In 1136, the aforementioned great uprising occurred, taking advantage of the chaos in England due to the succession to the English throne. It all began when Stephen of Blois, Duke of Normandy, overthrew his cousin Matilda and ascended to the throne but not without a period of civil war that has gone down in history with the graphic name of the Anarchy, which lasted from 1135 to 1153. This affected the governance of Wales, whose local leaders were deprived of central authority, thus inciting the people to revolt.

It started in the south with the campaign of Hywel ap Maredudd, lord of Brycheiniog (Brecknockshire), against the Normans of Gower (a mark in the southern part of Deheubarth), whom he defeated in the Battle of Llwchwr, near Swansea, surprising them with a whole army instead of the poorly armed bands they expected. Half a thousand Norman soldiers perished in the clash, and the victory resonated throughout Wales, encouraging others to rise in arms as well. Among the first were Gruffydd ap Rhys and his wife Gwenllian, who joined forces with her father, and together they gained sympathizers as it became known that their princes were distributing land and property taken from the hated invaders among the Welsh.

The Normans reorganized and launched counterattacks to try to suppress the rebellion and aid their leader, Maurice, who began gathering them at Cydweli Castle, in the current town of Kidwelly, where he had taken refuge fleeing from Llwchwr. Informed of the danger and in the absence of her husband, who was with her father in the north, Gwenllian took command of a diminished troop and besieged the castle. There were around two hundred men, insufficient for her conceived plan: to use half to cut off the supply line and the rest to stop the reinforcements arriving to join Maurice.

Even so, it seems that what went wrong was an unforeseeable event: a traitor. None other than one of the tribal leaders, named Gruffydd ap Llewellyn. Thus, it was the Normans who surprised the Welsh, not the other way around, and Maurice himself allowed himself to leave the protection of his battlements to participate in the slaughter. Gwenllian was thrown from her horse and beheaded on the spot, losing her two older sons, whom we mentioned earlier: the firstborn, Morgan, died trying to defend her, and the other, Maelgwyn, was captured and executed.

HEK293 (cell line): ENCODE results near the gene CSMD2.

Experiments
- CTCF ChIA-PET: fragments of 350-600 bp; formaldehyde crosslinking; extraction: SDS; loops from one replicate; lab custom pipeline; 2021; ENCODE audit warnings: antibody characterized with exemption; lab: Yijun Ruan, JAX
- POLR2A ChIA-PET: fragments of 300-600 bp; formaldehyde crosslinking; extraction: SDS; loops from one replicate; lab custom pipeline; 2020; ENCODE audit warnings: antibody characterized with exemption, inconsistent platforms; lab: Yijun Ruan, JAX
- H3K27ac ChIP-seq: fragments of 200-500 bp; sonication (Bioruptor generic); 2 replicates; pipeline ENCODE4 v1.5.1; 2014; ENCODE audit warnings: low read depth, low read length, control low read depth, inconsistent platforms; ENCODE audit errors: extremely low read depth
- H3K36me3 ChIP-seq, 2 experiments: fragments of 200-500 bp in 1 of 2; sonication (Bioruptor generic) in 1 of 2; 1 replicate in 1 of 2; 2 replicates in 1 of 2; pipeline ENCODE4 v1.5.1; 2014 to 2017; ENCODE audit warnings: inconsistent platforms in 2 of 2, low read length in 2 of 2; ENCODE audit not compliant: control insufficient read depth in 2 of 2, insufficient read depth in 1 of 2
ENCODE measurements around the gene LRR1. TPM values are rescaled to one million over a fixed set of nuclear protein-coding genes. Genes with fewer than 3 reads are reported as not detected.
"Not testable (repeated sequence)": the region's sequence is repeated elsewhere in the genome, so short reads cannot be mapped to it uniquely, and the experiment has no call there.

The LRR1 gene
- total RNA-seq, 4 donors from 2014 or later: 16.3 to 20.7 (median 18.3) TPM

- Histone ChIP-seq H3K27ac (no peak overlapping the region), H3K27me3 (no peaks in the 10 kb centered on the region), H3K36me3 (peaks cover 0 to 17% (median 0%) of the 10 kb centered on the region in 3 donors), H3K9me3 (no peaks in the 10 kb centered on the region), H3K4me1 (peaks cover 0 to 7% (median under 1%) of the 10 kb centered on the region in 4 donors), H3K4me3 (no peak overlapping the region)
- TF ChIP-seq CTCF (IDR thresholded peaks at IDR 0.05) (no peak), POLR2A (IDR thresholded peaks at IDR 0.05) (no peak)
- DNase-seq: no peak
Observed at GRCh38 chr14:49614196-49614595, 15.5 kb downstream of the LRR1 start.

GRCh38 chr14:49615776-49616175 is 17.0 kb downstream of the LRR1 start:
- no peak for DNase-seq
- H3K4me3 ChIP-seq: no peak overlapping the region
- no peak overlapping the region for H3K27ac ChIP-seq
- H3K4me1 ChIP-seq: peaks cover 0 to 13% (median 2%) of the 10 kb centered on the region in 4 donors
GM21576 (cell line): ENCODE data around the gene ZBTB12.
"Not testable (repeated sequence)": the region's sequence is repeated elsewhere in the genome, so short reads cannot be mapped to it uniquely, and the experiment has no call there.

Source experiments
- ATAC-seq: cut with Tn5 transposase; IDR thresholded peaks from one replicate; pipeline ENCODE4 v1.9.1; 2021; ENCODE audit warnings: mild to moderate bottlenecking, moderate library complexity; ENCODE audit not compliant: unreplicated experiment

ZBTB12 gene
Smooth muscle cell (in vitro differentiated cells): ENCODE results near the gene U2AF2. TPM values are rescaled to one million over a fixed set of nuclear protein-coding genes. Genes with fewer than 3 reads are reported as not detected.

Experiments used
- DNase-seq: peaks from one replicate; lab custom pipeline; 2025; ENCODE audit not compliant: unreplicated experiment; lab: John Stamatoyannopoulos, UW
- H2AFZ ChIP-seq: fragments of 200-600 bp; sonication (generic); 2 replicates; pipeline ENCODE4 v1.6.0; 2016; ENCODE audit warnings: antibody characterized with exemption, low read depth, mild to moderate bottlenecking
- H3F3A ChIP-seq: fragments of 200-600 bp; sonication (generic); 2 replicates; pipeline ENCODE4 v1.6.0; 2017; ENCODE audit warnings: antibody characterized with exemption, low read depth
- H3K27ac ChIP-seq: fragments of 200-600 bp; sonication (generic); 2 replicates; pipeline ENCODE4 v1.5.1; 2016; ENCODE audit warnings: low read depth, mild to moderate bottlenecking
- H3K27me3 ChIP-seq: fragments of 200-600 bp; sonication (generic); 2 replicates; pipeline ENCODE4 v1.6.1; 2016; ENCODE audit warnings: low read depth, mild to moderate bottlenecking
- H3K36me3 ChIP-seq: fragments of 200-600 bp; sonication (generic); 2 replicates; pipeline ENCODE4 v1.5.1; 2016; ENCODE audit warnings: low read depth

The scene of that tragic clash is now known as Gwenllian Maes (Gwenllian’s Field), and there is a spring there that, according to legend, springs right where she lost her life. It is not trivial because Gwenllian’s death inflamed the spirits of all of Wales, and it was then that the mentioned uprising spread, putting the entire country at war.

In that sense, Gruffydd ap Rhys had the opportunity to avenge the death of his family and also helped by his father-in-law, as both achieved a crushing victory over the enemy at Crug Mawr, near Cardigan, thus controlling the entire western region of Ceredigion.

Coat of arms attributed (with more wishful thinking than evidence) to Owain
Coat of arms attributed (with more wishful thinking than evidence) to Owain/Image: public domain on Wikimedia Commons

Perhaps they were the ones who initiated a tradition of Welsh soldiers that lasted a long time: that of shouting Vengeance for Gwenllian! when launching into battle. Of course, these were very propitious times for the creation of epic myths; it is not uncommon to see Gwenllian represented in art riding a chariot and waving her long red mane in the wind. In reality, in the Middle Ages, combat was no longer carried out this way, but she was seen as if she were a reincarnation of Boudicca.

Gruffydd, Gwenllian’s father, died the following year, and that was when his sons Owain and Cadwaladr abandoned the campaign against the Normans to start a civil war to succeed their father. However, his work, considered in his later years a kind of golden age, allowed the kingdom of Gwynedd to remain safe despite everything. In the end, a compromise was reached: Owain ascended the throne, leaving his brother Anglesey and Ceredigion, although they would later face each other again.

As for Gruffydd ap Rhys, Gwenllian’s widower, he also died in 1137, although it is unknown under what circumstances. His heir was Anarawd, a son he had had from a previous marriage (four in total, with another named Cadell and three girls, Gwladus, Elizabeth, and Nest), as he was older than the survivor born to Gwenllian, Rhys. However, he would also reign later; and he honored his mother by naming two of his daughters Gwenllian.

This article was first published on our Spanish Edition on December 27, 2018. Puedes leer la versión en español en Gwenllian ferch Gruffydd, la princesa medieval galesa que lideró un ejército contra los invasores normandos


John Davies, A History of Wales | David Walker, Medieval Wales | R. R. Davies, The age of conquest: Wales 1063–1415 | K. L. Maund, GrIuffudd Ap Cynan: A Collaborative Biography | Ginny Burgues, Remarkable Women: The Life and Times of Gwenllian ferch Gruffydd | Laurel A. Rockefeller, Gwenllian ferch Gruffydd: Una obra en tres actos | Wikipedia